It's too easy nowadays to simply over-analyze TV shows nowadays, especially on the internet, where even the most respectable of critics, have begun devoting entire columns, blogs, even critic-based webseries to review every episode of certain series. (Seriously, "What the Flick?!", why all these damn Youtube episodes reviewing each new "Game of Thrones" and "Mad Men"? Any short list of the most respected film critics around includes you guys; I mean- nevermind, it frustrates me.) You see, while there's plenty of shows I watch on a regular basis, I rarely write about those television shows unless the show's off the air, or has been on long enough to really be established. I actually have big problems with television critics in general. You might find that surprising, but A. more often than with film critics, most of their tastes I think is dreadful; generally I find that TV critics are more often wrong than films critics. Of course, there's numerous exceptions, but that said, I've always wondered the reason for that, and the main issue I have with TV critics, is that, they have a choice in what to write about. Now, I'm sure somebody's gonna point out to me, that TV critics are often given multiple episodes of shows in advance and whatnot, but it's still usually only a few episode of a series, and even if TV critics had the ability to actually watch every single new episode of every single show on TV, even on a given day, much less a week or month or year, it still doesn't take into considering that TV Criticism, is still essentially a choice-based criticism forum. Let me compare it to film criticism for a second, at least in terms of a professional level, film critics don't have any particular say as to what they watch, and henceforth what they review. I don't get paid to write my film reviews, so I do have a choice, and I take full advantage of that choice, by trying only to watch, the most important and essential-to-watch films (Admittedly, I don't always succeed, but I always try to) but I would rather not do that, if I'm being frank. My preference would be to do what most film critics have to do, and simply watch and review everything that comes to their town, whether it's something of cultural or cinematic importance or not, and they have to write on it. The only real exceptions to these are when studios don't give a preview showing to film critics, which 99% of the time, is a bad sign to begin with. But with television, while I believe their is more of an immediate need to watch TV than films, even if you are a critic, you're still going to lean towards the things one likes. Personally, I believe people shouldn't be given that choice, and only watch what's good, but clearly with hundreds of cable channels, that's not gonna happen anytime soon, but from a TV critic's standpoint, you're still fairly selective in what you watch. You're gonna discuss the shows that you watch more often then the shows you don't usually. It happens to me all the time, discussing "Parks and Recreation" and "The Office" and whatnot more often here, than, I do, insert whatever show I miss. This is also apart of the nature of TV currently, where you hear good reviews of a TV show, that essentially, with the way too many of them are structure nowadays, where if you miss an episode, especially the first episode of a series, you essentially shouldn't even bother until you watch the DVDs because you'll be lost, without context, which is why I believe my theory of not to bother analyzing most shows until they've ended, when we can take a true look back at a TV series. I mean, to bring it back to the few episodes of a show that TV critics are given of a few episodes to preview of new series, so basically they see, a pilot and maybe a couple other episodes of a show, that's still in it's infancy, and still being shaped, the tone and patterns of a successful TV series, are rarely completely formed by the first few episodes, or even a first season or two, ("Night Court", is my favorite example of this, it took 3 or 4 seasons and multiple cast changes before it finally found its rhythm) and they're writing reviews on an entire series based on that small sample. (The only thing worse is that small a sample being the determining factor into whether a network keeps a show on the air, which it often is.) Of course there's exceptions; there are plenty of shows where you can tell right away are never gonna be any good from a first episode and vice versa, and that recent blogathon on the TV pilots that's going around, but still most of the time, TV critics are limited in what they're watching for certain shows, and then, on the other hand, they're overly-watching too many other shows, which let's face it, too many are reviewing what they like, over what is good. I don't blame them for this, the nature of a television and a TV series itself, is not conducive to the proper criticism on a week-to-week, episode-to-episode basis, which is why I find it so tedious to even bother reviewing television in such a detailed manner, most of the time.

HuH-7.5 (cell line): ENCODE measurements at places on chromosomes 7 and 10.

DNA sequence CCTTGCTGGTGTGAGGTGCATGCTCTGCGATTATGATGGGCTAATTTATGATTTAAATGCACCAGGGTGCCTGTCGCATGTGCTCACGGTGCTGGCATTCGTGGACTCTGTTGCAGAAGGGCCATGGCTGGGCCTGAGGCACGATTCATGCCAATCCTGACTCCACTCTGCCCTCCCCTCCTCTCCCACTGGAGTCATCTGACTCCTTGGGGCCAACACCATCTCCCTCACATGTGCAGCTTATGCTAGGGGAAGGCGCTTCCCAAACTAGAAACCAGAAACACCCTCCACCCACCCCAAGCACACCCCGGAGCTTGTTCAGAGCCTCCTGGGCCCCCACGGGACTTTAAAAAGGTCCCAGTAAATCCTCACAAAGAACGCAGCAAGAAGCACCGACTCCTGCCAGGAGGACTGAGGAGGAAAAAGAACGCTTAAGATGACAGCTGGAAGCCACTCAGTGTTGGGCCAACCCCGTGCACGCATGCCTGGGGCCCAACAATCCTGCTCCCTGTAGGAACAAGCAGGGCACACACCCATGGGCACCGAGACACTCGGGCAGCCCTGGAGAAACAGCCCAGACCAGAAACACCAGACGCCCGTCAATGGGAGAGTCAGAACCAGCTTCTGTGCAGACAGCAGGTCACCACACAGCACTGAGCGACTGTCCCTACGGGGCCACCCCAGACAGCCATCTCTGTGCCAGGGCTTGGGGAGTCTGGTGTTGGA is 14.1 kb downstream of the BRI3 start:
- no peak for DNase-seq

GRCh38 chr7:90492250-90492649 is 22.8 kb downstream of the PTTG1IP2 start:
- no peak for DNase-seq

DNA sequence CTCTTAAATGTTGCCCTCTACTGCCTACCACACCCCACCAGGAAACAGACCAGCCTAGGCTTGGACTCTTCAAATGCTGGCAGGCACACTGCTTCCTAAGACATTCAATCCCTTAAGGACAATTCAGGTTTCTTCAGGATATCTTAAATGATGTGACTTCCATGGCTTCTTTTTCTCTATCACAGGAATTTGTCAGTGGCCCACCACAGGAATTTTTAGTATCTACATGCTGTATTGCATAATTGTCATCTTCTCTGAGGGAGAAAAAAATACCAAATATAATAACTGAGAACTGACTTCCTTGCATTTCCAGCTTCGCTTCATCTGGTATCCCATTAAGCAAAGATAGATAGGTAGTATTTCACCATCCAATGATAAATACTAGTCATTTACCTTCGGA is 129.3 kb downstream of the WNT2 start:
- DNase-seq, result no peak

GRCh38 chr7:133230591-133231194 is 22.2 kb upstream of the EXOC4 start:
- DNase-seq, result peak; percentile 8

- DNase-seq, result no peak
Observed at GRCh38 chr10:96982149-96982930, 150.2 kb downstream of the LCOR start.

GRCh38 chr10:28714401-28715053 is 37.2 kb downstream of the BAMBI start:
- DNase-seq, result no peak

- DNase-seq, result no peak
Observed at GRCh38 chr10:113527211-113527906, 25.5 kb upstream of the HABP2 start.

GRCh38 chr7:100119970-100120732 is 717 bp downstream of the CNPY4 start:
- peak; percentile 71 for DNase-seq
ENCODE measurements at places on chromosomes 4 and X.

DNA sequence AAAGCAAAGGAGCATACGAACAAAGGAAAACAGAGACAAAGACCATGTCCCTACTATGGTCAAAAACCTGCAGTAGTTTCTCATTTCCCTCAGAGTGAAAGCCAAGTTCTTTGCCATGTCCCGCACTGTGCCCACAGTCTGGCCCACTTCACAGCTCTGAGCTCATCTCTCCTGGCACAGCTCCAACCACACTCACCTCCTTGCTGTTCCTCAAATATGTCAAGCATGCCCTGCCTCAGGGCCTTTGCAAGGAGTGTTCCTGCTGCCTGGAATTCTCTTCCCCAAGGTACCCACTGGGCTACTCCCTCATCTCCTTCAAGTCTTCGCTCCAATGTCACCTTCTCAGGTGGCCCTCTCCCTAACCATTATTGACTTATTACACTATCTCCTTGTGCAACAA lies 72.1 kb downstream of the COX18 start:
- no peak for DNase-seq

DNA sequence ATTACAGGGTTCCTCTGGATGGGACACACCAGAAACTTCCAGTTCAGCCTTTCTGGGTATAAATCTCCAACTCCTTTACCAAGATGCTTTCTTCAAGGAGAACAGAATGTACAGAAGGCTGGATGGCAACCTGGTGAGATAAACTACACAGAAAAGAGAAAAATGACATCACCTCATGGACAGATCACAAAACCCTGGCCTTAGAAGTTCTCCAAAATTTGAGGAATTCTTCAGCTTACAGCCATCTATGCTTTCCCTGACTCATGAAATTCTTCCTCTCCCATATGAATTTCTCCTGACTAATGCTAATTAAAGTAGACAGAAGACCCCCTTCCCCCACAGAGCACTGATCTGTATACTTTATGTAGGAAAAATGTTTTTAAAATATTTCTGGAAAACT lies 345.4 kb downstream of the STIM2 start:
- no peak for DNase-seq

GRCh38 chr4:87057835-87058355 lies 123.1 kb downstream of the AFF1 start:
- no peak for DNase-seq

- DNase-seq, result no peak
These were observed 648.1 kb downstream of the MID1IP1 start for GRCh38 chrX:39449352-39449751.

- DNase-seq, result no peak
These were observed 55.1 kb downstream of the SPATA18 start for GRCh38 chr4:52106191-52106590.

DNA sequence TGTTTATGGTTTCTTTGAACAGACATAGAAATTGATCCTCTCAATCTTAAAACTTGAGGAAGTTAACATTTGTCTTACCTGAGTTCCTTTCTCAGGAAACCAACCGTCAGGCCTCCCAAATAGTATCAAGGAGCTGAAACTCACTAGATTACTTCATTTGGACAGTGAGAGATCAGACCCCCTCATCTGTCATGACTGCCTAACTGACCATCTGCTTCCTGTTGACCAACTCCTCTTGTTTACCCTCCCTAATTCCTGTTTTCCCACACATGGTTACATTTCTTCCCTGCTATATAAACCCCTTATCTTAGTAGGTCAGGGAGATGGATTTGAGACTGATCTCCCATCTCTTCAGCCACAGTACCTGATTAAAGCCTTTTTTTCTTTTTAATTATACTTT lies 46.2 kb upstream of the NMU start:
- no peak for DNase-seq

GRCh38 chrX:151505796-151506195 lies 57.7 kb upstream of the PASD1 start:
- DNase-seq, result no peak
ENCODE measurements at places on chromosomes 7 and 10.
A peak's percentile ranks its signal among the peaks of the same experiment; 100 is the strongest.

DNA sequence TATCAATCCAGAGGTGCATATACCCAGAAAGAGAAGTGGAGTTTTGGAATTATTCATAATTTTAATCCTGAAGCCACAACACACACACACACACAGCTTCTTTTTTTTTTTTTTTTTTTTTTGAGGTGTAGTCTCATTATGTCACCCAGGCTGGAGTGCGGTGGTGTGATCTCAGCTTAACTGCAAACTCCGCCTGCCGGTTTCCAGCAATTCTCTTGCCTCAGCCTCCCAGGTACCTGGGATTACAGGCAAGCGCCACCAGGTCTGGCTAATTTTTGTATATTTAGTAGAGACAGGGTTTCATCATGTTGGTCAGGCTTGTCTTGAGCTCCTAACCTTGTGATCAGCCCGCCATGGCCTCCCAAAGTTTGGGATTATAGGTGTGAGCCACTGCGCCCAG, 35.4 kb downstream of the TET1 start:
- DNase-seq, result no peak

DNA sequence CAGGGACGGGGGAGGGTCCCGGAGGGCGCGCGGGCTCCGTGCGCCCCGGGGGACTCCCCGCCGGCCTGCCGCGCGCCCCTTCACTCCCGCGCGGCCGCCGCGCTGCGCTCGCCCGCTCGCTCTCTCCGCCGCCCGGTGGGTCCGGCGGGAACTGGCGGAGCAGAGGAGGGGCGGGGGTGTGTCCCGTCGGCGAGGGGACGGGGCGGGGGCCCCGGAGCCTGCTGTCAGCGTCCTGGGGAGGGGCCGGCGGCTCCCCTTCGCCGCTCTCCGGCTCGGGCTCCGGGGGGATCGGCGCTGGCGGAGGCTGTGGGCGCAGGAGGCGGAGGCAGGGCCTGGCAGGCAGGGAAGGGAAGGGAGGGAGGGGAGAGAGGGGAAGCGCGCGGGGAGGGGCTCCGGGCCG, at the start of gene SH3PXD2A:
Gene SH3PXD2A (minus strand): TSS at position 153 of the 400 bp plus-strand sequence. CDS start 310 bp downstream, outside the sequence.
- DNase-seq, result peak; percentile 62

As to "Weeds" (as well as other shows), I guess there's a purpose to now, go back and take a look back, and really give a complete critique of it, and I did that to some extent; I could do more, but I imagine there are others who probably already have. I don't know, I still feel this frustration, not only with television itself, being so serialized and detailed that there's some legitimacy to this notion of reviewing episode-by-episode of certain series. Of course, I complain about that all the time, and then never watch the shows that aren't that and are more episodic, so, who knows. Maybe I just want better TV shows. Or at least better TV critics and criticism, or an attempt to look at TV shows outside of their own little bubble of television. Outside of my own bubble as well come to think of it. I don't find this overall perspective on television and television criticism to be incredibly lacking, and as much television, good and bad, across all genres and even ways it can be viewed now, the narrowness of the criticism from, even from the highest levels of respectability is very bothersome, and I don't know if there's a truly a way to change that, since there's no way a TV critic can watch all of television at once, nor can they be so continuous detailed and obsessed with the few shows or kinds of show that they do breakdown, which is already most-of-the-time, based on their own preferences to begin with, so even that kind of criticism, is automatically skewed. I don't know, I see a show like "Weeds" ending, which should be celebrated, for all that it added to television, and how much it really challenged the kinda stories that can be told in a sitcom form, and most of me is thinking how the show could've even been better, and I kick myself, for thinking that. It may be true, but a good show is a good show, and there's certain times to go into these elaborate details about shows and really dissect them to death, with movies, it's one thing 'cause it's only two hours, and once it's seen, it's done-with, but with TV it feels like were pointing at a giant redwood tree and going, "The way that leaves is hanging on the branch isn't right."
I've been debating whether to have more television criticism on my blog lately, despite the trepidation I have, in some manner, and maybe in the future, I'll find a format that I can work with to do that in, but in general, the problems with television criticism really need to be looked at.
Posted by David Baruffi at 4:07 PM